Skills training in England has been undermined by “short-term, disjointed and inconsistent” policies, says the City and Guilds training body.
Chief executive Chris Jones blamed a constant churn of initiatives and announcements from politicians wanting to be “seen to be doing something”.
He warned that spending on the new vocational T-levels could be wasted.
But Education Secretary Damian Hinds has called on businesses to back the new T-level qualifications.
There have been warnings about skills gaps and weaknesses in vocational training, but Mr Jones says it is “deeply concerning” that “policy is not driving any sustainable improvement in raising skills”.
He said there had been a high turnover of ministers with responsibility for skills – 70 in 35 years – with each tempted to launch another initiative.
“Ministers think structural change is not only easy to implement – but I’ll be seen to be doing something and I can claim something better will come from it,” he says.
But implementation is often “fundamentally flawed”, says Mr Jones, head of the City and Guilds group, one of the longest-established bodies for accrediting crafts, trades and skills.
“Either a change of government cancels it or we haven’t been clear at the outset what we were trying to achieve,” says Mr Jones.
The outcome, he warns is that too many “badly-needed training and education programmes are not fit for purpose”.
Mr Jones, launching a report called Sense and Instability, wants a more independent body for skills policy, with a long-term, strategic approach and less political interference.
The latest proposed change is the launch of T-levels, which are intended to be the vocational equivalent of A-levels.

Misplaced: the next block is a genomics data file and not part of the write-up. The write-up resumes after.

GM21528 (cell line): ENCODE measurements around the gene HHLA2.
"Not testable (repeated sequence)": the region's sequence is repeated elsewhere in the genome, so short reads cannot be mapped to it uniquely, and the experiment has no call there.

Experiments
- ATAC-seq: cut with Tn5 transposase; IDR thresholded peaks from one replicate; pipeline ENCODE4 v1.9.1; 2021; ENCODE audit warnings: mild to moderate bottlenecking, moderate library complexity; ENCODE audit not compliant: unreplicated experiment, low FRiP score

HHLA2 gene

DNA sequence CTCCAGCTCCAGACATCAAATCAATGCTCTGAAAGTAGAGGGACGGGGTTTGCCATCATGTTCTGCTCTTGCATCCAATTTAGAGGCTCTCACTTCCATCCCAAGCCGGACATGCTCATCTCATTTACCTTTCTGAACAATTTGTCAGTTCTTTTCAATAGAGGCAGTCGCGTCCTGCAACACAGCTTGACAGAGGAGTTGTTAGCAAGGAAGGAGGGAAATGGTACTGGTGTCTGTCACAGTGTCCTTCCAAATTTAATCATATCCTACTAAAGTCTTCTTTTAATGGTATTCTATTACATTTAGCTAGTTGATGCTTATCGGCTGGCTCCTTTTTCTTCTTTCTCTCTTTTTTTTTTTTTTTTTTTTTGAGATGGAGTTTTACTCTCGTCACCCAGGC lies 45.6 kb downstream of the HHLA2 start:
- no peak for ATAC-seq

Mr Jones supports the principle of a high status vocational qualification, but he says that beyond “warm words” it is not clear what will make them successful or provide value for money.
Previous sets of qualifications, such as diplomas, were launched and then cancelled, and he says he wants a more objective approach to T-levels, rather than rhetoric.
“You cannot claim it to be a ‘gold standard’. That is a hollow statement and is totally unsubstantiated,” says Mr Jones.
He warns of too much emphasis on volume targets such as numbers of learners, rather than the quality or purpose of qualifications.
Too often with vocational and training initiatives, he says it is difficult to know whether hundreds of millions of pounds are “going to waste”.
He says the lack of progress is frustrating for employers facing skills shortages, with warning of potentially “devastating” consequences for the UK’s economy.
A Department for Education spokeswoman says that T-levels “represent the biggest shake up to technical education in a generation”.
The new qualifications are designed to “help businesses to build the skilled workforce they need for the future”.
This weekend, the education secretary called on businesses to help create opportunities for young people to get work experience, as part of their T-levels.
He promised £7m to support work-experience projects, for the qualifications being rolled out from September 2020.
“The completion of a high-quality industry placement will be at the heart of every T-level and is part of what will set these new courses apart from every attempt to reform technical and vocational education in the past 70 years,” said Mr Hinds.
“To make a success of T-levels, we need businesses working in partnership with us and colleges.
“Industry placements will help young people build the confidence and skills they need to get a head start in their careers and they’ll help business maximise their talent pipeline for the future.”